The Pacific is letting our rugby children down

Fiji vs NZ. Photo: Fiji Rugby Union

Although the Fijians showed poise and grit against the All Blacks over the weekend in Dunedin, the 23-57 loss exposed the continual slide of the three rugby powerhouses in the Pacific – Fiji, Tonga and Samoa.

Fiji had to go through a monumental task getting players from France, England, Wales, Australia and Fiji to go through a two week Covid 19 quarantine, then camp a few days before being thrown on the pitch against the world’s best rugby team.

The New Zealand team had been involved together in a butchered Super Rugby season after South Africa and Argentina had to pull out because of the stringent measures enforced by the Covid 19 pandemic.

Nevertheless the Kiwis had some comparative normality in the Aotearoa Super rugby competition, a two week camp before their first Test in a runaway win against the Tongans.

Tonga lost 0-102 to New Zealand last week, and lost to Samoa 13-42 in the first of two 2023 Rugby World Cup qualifying matches. Samoa made a better showing against the New Zealand Maori All Blacks 10-35 in the first match last month and 21-38 loss last week.

The Pacific islanders have shown glimpses of their potential from the late 1930s to date beating Tier One nations pre-professionalism, and post-1995. However they have been sapped in the administration of their number one sport in their respective nations and have squandered funds handed out by the global body, World Rugby.

World Rugby would be of better assistance to the three island nations if it trained young islanders in the administration, advertising and marketing of the sport, and allowed them to run the sport in the nations as a business.

The availability of millions of dollars worth of raw material in the players should be diverted to running academies, so that players can be developed at a young age in competitions that cover primary, secondary school and then elite levels. This will prepare them for club, provincial and national levels.

With a local lack of administrative skills and business acumen, the scouts from New Zealand, Australia and Europe come offering scholarships, and ship these young children offshore with the enticement of a prosperous rugby career, and our players end up wearing a foreign jumper at international level.

The big hue and cry to change the citizenship of players back to their native Pacific islands is not the primary solution because the adoption of these children points back to the elders back home for not protecting and raising them up in their own environment.

The enticement of the dollar has blinded the parents, community leaders and administrators and allowed their children to be taken to a foreign culture for the benefit of these Tier One nations.

It is time the adult generation of the three Pacific Islands put their heads together to properly nurture and market the biggest and most precious raw material we have, our children.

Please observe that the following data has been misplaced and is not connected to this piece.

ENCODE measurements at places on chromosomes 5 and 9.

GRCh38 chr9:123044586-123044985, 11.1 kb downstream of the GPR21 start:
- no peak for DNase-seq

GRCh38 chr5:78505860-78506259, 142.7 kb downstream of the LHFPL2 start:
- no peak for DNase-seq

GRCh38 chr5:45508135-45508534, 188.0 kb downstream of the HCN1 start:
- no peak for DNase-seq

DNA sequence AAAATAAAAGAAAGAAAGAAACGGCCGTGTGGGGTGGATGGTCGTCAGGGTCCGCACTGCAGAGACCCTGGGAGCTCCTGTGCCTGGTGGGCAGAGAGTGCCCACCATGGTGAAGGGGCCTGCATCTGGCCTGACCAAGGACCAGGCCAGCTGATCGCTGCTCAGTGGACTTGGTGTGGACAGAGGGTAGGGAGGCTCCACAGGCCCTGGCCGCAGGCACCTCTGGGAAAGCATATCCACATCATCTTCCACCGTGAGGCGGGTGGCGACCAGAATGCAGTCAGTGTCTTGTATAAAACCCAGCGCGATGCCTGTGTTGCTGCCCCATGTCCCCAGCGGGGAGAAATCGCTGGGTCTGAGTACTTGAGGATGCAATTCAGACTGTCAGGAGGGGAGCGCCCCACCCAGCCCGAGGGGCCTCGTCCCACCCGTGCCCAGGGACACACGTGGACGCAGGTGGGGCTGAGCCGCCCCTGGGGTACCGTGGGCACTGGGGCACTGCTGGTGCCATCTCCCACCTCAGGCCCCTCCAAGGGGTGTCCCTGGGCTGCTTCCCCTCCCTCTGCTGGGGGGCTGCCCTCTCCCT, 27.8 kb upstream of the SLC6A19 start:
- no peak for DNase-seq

The Pacific island offspring have God given abilities to play rugby in their own environment if properly managed. They can be world beaters from their own islands. It is our responsibility to steward them to full blown development.

Then the future Tier One nations of Tonga, Samoa and Fiji can win the Webb-Ellis Cup in style.

1 Comment
  1. Tevita Kabakoro Rokobaro 11 months ago

    I totally agree with the comments stated above. It is so very unfortunate, to say the least, that the common denominator in the issues surrounding the ever suffering rugby in all the South Pacific island nations, are the irresponsible behaviours of our administrators, and those that are in the government, who, cannot keep their hands off from the running of sports (especially rugby) in their respective countries. It is quite embarrassing in a way, that the international rugby board, the IRB, are actively, and positively providing financial support to all our respective Rugby Unions, and those funds are being misappropriated by the receivers; and even in some cases, the government also grabs a piece of that cake, so to speak. It is sad to say, that, the innocent people at the grassroot of the rugby community, the rugby players themselves at all levels of competition, are being abused and betrayed by the elite administrators in high places.
    In Fiji, for instance, the corrupt Fiji First government, literally pokes its nose into everything that is happening in the country, inclusive of all sporting bodies. This is our main problem here in Fiji. The government even goes to the extent of literally removing/appointing CEO’s, and members of the board of directors of the FRU. Such vicious cycles of removals and appointments, have become a norm in our poor and suffering rugby community in Fiji. In the midst of all these controversies between the good and the bad, it’s the rugby players, where “the rubber meets the road,” are the innocent victims at the end of the day. Consequently, promising talented young rugby players, they just pop up occasionally into the rugby scene every now and again, and they slowly fade away in the dark, beyond the clouds of the ever present corruption of the Fiji Rugby administration.

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